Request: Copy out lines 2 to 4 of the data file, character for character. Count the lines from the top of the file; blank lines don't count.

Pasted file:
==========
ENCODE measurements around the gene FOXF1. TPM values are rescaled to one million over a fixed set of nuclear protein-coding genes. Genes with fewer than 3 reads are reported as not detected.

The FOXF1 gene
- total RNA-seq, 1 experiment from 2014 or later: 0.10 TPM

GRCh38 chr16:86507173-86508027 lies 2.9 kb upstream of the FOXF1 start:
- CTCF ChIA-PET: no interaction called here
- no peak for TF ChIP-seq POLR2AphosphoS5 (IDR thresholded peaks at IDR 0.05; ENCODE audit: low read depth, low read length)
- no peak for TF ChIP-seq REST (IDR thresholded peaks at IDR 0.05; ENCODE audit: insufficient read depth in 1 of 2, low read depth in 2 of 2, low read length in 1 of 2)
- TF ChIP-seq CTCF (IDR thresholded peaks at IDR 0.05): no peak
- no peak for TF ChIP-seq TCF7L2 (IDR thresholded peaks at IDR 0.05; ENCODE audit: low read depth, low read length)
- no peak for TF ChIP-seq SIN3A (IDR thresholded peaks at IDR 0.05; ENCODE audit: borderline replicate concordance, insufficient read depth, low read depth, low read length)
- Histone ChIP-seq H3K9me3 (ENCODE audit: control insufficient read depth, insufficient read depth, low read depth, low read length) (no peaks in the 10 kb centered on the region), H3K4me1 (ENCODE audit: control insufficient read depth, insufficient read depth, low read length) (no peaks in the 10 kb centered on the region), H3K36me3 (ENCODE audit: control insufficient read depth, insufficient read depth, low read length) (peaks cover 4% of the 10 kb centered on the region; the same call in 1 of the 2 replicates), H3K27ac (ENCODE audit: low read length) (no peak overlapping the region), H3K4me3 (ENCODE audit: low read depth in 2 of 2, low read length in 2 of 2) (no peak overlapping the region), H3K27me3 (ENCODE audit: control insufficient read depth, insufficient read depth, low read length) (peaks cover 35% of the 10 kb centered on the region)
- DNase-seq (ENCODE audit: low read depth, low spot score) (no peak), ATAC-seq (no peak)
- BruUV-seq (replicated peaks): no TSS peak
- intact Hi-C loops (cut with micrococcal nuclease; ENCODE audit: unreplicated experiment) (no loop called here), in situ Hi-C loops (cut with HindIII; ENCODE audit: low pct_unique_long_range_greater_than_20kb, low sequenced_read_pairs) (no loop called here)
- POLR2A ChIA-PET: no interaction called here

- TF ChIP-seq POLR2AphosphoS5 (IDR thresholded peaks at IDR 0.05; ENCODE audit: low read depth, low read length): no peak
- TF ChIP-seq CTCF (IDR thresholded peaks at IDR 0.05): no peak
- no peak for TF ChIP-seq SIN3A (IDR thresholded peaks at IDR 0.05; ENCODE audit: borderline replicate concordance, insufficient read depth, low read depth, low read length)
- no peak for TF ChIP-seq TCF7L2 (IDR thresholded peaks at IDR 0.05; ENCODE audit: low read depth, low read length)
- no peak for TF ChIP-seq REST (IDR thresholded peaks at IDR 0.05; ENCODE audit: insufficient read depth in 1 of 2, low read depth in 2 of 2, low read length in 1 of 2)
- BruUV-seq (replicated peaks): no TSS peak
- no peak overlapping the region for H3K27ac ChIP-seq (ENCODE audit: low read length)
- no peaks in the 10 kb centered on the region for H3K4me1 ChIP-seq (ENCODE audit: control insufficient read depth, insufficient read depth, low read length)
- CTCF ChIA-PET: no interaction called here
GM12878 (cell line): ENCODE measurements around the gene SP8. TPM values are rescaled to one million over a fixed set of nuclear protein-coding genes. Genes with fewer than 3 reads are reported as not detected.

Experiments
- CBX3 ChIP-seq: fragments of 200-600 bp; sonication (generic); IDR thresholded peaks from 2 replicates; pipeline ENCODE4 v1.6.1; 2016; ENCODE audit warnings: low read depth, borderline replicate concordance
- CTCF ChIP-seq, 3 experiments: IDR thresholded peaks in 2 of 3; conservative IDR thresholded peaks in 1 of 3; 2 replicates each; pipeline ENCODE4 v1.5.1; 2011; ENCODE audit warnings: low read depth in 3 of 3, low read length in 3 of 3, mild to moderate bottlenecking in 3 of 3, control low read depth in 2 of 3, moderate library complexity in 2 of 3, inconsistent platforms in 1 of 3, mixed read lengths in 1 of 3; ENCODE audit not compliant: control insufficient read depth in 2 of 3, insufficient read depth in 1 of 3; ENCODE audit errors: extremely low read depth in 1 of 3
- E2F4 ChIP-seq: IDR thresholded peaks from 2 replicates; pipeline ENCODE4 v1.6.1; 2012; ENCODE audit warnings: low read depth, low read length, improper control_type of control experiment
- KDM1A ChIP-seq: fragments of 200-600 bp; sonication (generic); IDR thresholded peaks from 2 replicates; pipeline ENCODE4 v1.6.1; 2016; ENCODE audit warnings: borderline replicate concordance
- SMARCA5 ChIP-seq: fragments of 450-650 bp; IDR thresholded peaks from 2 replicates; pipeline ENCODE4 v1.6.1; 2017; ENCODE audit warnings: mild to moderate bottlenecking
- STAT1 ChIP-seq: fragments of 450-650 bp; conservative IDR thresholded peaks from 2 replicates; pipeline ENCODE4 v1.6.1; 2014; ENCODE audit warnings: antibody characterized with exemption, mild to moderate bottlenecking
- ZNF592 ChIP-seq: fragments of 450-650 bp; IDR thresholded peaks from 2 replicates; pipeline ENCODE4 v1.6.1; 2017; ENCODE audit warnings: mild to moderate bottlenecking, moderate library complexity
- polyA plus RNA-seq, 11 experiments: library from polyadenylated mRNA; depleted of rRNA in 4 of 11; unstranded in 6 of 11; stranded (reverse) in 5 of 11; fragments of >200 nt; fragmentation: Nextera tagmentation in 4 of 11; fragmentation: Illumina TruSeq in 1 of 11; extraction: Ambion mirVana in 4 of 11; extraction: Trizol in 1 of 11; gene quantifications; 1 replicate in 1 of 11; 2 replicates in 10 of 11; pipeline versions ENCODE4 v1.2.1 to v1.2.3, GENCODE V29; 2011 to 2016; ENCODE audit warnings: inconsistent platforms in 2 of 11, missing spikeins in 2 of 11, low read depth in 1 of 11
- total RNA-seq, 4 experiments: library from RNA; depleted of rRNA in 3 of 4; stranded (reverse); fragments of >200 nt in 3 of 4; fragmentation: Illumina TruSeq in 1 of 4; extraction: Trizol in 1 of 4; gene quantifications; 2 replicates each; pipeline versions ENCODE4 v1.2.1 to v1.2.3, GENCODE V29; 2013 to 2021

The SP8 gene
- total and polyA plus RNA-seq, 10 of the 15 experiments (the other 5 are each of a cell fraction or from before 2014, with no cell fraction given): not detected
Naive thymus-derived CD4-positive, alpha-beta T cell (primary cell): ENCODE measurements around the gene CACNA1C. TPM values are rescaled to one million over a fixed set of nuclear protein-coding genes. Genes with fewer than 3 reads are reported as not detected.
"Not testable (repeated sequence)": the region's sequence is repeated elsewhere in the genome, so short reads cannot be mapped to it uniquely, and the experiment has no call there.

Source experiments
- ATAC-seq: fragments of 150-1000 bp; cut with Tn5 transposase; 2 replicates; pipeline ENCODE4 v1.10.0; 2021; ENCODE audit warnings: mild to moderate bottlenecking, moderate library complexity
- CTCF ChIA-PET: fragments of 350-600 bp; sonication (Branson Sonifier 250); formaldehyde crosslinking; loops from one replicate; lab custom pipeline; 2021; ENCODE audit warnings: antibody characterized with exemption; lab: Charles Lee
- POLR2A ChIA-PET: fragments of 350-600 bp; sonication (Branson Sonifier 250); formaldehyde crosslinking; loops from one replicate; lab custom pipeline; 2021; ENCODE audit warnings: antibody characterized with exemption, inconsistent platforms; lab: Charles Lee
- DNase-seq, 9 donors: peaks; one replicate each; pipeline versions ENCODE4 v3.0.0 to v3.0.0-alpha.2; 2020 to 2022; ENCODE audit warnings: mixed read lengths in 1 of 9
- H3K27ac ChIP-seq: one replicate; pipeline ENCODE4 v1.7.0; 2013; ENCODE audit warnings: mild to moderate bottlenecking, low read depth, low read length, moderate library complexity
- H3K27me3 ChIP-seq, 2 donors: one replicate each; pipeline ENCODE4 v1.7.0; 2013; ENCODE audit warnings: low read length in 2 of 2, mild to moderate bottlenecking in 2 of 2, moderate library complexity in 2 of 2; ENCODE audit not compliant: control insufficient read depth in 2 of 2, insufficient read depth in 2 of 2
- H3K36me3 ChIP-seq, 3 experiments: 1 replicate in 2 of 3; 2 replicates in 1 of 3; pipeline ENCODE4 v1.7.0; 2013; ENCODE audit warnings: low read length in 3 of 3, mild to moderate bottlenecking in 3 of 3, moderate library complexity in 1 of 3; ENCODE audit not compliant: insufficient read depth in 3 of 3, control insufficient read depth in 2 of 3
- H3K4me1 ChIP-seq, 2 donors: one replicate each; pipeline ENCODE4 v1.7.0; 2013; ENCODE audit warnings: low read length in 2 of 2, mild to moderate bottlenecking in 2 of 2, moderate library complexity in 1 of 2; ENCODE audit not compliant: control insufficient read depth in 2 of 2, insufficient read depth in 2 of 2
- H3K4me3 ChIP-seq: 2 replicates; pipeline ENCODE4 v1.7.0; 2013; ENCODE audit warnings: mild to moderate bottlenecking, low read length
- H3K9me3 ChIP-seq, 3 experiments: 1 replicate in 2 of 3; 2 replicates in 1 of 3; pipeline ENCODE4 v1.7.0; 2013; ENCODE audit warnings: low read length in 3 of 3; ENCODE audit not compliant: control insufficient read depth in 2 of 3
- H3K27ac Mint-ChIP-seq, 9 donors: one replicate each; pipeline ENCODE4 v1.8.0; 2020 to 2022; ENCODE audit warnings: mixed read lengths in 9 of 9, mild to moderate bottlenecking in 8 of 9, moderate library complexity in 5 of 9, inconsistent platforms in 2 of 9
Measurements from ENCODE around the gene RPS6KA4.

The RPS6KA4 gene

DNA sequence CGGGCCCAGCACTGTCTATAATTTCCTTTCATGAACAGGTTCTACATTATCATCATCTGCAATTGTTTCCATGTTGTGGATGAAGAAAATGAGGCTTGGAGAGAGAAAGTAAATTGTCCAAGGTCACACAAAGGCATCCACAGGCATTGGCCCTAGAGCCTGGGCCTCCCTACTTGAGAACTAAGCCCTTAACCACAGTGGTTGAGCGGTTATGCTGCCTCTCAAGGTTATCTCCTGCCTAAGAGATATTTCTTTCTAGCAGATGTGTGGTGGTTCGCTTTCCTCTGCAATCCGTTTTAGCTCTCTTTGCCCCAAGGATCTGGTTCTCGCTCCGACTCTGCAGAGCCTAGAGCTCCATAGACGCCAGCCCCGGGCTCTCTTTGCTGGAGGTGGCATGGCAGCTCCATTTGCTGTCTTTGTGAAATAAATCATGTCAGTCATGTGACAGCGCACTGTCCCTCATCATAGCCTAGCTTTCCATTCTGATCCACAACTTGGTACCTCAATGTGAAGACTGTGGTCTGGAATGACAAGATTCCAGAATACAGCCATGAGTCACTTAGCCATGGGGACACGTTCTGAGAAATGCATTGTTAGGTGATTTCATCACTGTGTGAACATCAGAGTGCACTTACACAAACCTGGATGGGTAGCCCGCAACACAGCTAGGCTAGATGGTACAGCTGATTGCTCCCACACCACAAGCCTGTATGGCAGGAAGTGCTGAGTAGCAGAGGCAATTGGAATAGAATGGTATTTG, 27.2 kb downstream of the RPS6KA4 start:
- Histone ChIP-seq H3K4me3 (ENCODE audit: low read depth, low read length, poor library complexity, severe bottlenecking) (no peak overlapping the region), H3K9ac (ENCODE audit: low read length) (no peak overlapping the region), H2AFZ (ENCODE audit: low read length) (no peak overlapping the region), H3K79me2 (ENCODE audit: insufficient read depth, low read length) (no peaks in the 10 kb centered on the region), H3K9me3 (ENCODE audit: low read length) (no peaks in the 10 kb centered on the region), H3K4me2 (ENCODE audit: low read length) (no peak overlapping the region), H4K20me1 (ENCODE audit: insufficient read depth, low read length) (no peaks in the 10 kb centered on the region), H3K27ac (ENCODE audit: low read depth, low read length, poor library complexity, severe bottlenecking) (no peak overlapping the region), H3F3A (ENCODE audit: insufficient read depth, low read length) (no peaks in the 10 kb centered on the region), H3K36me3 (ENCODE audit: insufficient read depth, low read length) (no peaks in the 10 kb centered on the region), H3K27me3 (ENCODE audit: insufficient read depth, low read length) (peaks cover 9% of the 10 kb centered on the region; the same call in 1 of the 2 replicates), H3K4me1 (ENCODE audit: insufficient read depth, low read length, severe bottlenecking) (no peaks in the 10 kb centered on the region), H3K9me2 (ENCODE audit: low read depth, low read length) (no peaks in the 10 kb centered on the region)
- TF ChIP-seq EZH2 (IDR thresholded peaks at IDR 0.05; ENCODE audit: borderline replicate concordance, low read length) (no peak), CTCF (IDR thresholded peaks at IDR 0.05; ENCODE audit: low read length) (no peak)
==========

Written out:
The FOXF1 gene
- total RNA-seq, 1 experiment from 2014 or later: 0.10 TPM

GRCh38 chr16:86507173-86508027 lies 2.9 kb upstream of the FOXF1 start: